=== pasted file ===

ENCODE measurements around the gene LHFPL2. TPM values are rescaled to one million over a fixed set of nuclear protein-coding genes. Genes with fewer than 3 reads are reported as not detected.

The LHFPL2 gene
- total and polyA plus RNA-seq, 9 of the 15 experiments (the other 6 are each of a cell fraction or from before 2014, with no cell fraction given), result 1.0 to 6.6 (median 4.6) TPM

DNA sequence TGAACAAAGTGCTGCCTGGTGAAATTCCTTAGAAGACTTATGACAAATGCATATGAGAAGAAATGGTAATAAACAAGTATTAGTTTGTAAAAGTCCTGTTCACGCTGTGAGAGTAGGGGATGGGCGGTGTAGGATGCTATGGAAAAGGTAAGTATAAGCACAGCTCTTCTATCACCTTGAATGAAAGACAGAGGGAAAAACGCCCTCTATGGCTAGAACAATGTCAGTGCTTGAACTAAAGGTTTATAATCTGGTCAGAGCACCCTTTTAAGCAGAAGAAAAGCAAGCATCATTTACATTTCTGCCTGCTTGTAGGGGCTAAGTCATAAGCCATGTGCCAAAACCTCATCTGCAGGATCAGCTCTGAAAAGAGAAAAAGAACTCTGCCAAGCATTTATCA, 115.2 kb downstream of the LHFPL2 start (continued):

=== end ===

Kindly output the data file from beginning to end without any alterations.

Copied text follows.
ENCODE measurements around the gene LHFPL2. TPM values are rescaled to one million over a fixed set of nuclear protein-coding genes. Genes with fewer than 3 reads are reported as not detected.

The LHFPL2 gene
- total and polyA plus RNA-seq, 9 of the 15 experiments (the other 6 are each of a cell fraction or from before 2014, with no cell fraction given), result 1.0 to 6.6 (median 4.6) TPM

DNA sequence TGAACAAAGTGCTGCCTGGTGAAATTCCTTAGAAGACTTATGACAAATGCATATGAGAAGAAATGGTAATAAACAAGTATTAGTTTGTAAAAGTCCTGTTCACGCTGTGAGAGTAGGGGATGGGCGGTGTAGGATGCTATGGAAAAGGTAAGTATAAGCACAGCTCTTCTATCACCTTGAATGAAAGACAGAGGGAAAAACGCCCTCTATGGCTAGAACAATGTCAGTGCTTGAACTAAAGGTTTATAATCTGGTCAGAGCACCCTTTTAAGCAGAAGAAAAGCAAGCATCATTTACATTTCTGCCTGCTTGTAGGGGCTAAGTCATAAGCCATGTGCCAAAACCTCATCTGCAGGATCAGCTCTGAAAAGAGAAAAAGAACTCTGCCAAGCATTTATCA, 115.2 kb downstream of the LHFPL2 start (continued):